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The clock is ticking for an estimated 1.1 million matrics from the class of 2020. The 2020 NSC final starts today and you will need a game plan.
2020 has been nothing short of wild. The global pandemic and the roller-coaster response to that have labelled 2020 as the most challenging year yet.
You have missed out on so much and have overcome difficulties that would test even the most experienced and hardened adults. We are so proud of you for that, but taking control right now is the most powerful approach. It’s time to assess your performance to date – possibly based on your preliminary exams if your school wrote them – to see how much ground you need to cover. The good news is that there are more additional resources than ever before to ensure success.
According to Darren Denholm, South African memory champion and founder of Powerstudying, study success and failure does not only depend on ability. It largely depends on the extent to which learners are able to apply study methods and techniques.
Darren went from failing University to becoming the highest-ranked competitor at the World Memory Championships from Africa and the Southern Hemisphere for 6 years in a row. (2006-2011)
Follow this memory master’s useful tips to double your productivity.
Start every day with a healthy breakfast, drink a multivitamin, hydrate and get enough sleep. Information is stored in your brain while you sleep. Spiritual and emotional wellbeing must be maintained.
Don’t get sidetracked
Be specific about what your goal is and think about it every day. Your brain is always awake and produces information about what you perceive to be important and what you think about most of the time. If you spend a lot of time on social media, your brain won’t function optimally.
Double your productivity
You will be more productive when only focussing on one or two things. Whether it is two sections of the same subject or two different subjects, e.g. English in the morning and maths in the afternoon.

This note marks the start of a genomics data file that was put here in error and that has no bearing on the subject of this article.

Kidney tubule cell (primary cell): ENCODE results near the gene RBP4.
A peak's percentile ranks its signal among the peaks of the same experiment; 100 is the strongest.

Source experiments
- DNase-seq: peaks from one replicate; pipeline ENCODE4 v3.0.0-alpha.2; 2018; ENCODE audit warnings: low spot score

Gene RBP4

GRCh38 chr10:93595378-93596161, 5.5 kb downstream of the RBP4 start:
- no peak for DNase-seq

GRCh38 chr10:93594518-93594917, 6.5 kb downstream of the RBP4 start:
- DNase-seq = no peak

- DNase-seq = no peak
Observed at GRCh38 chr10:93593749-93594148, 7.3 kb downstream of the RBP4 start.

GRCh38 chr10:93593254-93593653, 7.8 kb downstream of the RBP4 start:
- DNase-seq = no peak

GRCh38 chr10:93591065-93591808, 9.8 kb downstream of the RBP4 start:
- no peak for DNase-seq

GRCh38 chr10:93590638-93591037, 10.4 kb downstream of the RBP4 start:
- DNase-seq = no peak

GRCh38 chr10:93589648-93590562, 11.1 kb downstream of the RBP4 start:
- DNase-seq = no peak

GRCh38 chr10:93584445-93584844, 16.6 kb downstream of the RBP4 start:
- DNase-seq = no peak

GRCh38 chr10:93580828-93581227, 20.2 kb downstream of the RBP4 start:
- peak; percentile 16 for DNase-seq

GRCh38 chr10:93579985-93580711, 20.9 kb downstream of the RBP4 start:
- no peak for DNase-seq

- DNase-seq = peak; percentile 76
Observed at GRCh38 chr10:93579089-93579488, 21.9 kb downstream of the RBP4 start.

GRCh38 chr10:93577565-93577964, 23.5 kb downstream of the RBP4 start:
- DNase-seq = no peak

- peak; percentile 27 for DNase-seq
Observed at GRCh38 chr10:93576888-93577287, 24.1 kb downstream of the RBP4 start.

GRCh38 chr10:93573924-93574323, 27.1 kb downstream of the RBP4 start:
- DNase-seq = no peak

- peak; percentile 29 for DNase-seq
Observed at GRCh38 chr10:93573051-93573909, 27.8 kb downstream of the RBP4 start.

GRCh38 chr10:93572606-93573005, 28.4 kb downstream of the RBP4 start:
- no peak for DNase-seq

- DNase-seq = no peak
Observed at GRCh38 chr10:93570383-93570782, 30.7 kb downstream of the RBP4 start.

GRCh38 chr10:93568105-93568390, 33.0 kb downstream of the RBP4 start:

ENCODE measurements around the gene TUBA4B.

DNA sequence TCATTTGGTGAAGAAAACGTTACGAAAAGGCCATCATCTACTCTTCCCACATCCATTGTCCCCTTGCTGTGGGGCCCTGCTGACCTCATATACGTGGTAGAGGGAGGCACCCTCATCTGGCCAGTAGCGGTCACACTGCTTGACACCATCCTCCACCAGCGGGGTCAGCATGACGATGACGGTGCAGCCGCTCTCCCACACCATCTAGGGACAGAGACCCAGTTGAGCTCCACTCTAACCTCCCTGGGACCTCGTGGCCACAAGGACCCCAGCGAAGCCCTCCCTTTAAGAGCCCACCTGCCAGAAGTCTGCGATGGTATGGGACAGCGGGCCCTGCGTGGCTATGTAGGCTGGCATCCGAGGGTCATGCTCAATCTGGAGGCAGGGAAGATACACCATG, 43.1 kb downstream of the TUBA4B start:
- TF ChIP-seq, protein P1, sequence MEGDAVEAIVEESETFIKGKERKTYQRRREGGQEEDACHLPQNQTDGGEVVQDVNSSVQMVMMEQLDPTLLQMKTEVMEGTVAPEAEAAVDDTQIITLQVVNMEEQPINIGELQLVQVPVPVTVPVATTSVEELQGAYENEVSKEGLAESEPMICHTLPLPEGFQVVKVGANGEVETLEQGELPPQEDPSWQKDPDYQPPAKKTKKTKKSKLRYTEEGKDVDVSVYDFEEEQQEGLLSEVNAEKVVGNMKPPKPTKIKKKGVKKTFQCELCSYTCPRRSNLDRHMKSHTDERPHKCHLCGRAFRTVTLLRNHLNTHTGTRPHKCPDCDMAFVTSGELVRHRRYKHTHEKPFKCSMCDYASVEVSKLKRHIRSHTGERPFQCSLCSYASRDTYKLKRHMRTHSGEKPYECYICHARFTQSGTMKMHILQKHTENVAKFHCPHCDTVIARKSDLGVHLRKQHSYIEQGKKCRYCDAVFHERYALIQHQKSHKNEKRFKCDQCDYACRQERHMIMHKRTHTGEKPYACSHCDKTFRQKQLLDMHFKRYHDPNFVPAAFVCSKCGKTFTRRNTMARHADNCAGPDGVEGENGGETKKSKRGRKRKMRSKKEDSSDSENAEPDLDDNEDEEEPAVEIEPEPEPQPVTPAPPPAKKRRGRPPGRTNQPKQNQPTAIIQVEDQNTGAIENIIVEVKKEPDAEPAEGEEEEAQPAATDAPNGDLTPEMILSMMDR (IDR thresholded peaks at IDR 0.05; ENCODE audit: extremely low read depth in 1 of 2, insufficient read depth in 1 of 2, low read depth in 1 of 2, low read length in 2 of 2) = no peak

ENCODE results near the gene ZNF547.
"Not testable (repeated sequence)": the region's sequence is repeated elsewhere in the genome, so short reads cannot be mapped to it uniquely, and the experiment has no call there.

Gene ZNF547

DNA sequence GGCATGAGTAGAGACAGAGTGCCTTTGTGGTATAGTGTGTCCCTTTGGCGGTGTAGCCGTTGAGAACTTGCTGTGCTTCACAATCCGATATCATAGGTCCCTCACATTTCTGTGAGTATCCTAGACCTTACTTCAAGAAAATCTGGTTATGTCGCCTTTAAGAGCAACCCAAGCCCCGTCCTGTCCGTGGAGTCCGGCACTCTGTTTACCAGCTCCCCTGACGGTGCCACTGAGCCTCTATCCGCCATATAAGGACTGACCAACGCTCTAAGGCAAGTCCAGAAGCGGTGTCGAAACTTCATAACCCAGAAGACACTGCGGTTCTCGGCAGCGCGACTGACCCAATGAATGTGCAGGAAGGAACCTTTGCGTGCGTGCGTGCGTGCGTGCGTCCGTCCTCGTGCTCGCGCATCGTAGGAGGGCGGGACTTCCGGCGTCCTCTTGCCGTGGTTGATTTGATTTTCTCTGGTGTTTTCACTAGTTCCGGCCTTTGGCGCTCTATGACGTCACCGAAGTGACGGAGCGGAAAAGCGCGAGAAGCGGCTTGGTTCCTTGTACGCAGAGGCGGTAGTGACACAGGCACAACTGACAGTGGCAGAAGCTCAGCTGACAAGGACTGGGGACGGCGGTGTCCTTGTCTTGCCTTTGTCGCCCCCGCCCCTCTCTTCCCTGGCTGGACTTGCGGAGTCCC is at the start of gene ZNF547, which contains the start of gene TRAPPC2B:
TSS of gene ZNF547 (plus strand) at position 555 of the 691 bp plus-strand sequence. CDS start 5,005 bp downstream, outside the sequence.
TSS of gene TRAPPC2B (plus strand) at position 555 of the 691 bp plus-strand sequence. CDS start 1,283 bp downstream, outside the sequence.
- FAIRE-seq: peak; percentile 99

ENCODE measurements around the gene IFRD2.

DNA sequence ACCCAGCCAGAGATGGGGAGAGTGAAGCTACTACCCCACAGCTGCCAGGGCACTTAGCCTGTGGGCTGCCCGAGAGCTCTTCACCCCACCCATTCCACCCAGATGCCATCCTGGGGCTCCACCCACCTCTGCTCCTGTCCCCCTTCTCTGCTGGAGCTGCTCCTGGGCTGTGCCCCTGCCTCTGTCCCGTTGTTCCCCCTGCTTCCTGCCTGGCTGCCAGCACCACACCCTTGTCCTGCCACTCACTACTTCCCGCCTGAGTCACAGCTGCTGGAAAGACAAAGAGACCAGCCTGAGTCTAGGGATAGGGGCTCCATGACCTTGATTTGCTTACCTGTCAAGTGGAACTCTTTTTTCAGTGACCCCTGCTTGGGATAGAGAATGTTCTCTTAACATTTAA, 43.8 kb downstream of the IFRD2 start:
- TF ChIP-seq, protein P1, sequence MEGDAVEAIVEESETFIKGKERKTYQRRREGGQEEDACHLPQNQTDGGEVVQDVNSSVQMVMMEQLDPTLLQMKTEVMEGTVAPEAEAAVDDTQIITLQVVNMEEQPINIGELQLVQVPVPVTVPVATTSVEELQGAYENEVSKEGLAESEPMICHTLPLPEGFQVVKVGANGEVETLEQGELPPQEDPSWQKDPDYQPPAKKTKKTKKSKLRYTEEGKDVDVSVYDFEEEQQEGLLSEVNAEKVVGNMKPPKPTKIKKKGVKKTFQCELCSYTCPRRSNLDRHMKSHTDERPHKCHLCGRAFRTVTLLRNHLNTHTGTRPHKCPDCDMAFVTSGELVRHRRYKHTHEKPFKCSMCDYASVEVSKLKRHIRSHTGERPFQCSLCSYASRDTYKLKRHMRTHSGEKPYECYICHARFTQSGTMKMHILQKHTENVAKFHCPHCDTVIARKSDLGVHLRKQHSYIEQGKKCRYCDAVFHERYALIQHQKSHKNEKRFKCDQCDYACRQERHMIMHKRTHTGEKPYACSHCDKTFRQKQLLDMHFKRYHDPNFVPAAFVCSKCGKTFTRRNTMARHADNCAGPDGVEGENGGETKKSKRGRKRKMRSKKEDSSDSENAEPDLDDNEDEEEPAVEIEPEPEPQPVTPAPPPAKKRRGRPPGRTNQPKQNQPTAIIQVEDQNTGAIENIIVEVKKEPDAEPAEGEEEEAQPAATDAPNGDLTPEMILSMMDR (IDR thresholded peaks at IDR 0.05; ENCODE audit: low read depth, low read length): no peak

Take a break
Don’t study for long periods without regular breaks. Even studying for an hour is too long. Short focussed sessions of 20 or 30 minutes each, followed by a 5-minute break will give your brain a breather and give you a chance to think about what you have learnt.
This is one of the most effective study methods. Write down the most important facts and review on a regular basis. Underline only the crux of the matter.
Keep an eye on the watch
Improve learning speed by setting time limits. You will be amazed at how much more productive your brain will be when it has a time limit to complete certain tasks. Aim at a specific goal for every session. Your brain is at its most creative when solving a problem.
Stick to the key facts
Don’t feel overwhelmed by volumes of work. Remember that we are much faster at remembering small chunks of information. Take a clean sheet of paper after every session and write down what you can remember. Make notes on what you’ve remembered and what not.
Take 20 or 30 minutes out of your day to reflect on the important facts that you have learnt throughout the day. Information will be lost within 24 hours if not reflected on.
Take a deep breath and get stuck in. You’ve got this.
Source: powerstudying.co.za, Huisgenoot/You magazine, news24.com, jacarandafm.com, iol.co.za
DISCLAIMER: The information on this website is for educational purposes only, and is not intended as medical advice, diagnosis or treatment. If you are experiencing symptoms or need health advice, please consult a healthcare professional.